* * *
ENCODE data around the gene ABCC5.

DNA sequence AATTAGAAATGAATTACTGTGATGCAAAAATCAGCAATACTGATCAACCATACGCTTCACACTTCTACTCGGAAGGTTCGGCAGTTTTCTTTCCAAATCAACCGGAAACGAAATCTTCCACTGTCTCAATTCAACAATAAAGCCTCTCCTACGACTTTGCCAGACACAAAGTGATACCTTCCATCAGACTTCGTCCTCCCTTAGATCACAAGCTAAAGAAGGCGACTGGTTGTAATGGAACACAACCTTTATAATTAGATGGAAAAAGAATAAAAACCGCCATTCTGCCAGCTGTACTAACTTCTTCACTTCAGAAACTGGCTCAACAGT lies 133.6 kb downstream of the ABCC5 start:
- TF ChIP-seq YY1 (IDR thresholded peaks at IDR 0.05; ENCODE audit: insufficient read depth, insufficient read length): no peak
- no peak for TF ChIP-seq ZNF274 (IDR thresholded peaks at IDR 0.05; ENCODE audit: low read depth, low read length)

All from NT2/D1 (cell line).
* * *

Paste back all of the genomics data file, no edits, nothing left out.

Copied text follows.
ENCODE data around the gene ABCC5.

DNA sequence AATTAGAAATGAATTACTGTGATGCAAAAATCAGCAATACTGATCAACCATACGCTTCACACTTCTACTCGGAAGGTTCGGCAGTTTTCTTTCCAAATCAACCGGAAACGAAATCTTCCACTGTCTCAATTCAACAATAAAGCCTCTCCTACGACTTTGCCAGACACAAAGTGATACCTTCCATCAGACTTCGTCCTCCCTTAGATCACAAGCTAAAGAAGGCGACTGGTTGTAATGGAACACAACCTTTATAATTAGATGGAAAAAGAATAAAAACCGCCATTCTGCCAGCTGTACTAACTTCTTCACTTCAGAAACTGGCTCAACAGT lies 133.6 kb downstream of the ABCC5 start:
- TF ChIP-seq YY1 (IDR thresholded peaks at IDR 0.05; ENCODE audit: insufficient read depth, insufficient read length): no peak
- no peak for TF ChIP-seq ZNF274 (IDR thresholded peaks at IDR 0.05; ENCODE audit: low read depth, low read length)

All from NT2/D1 (cell line).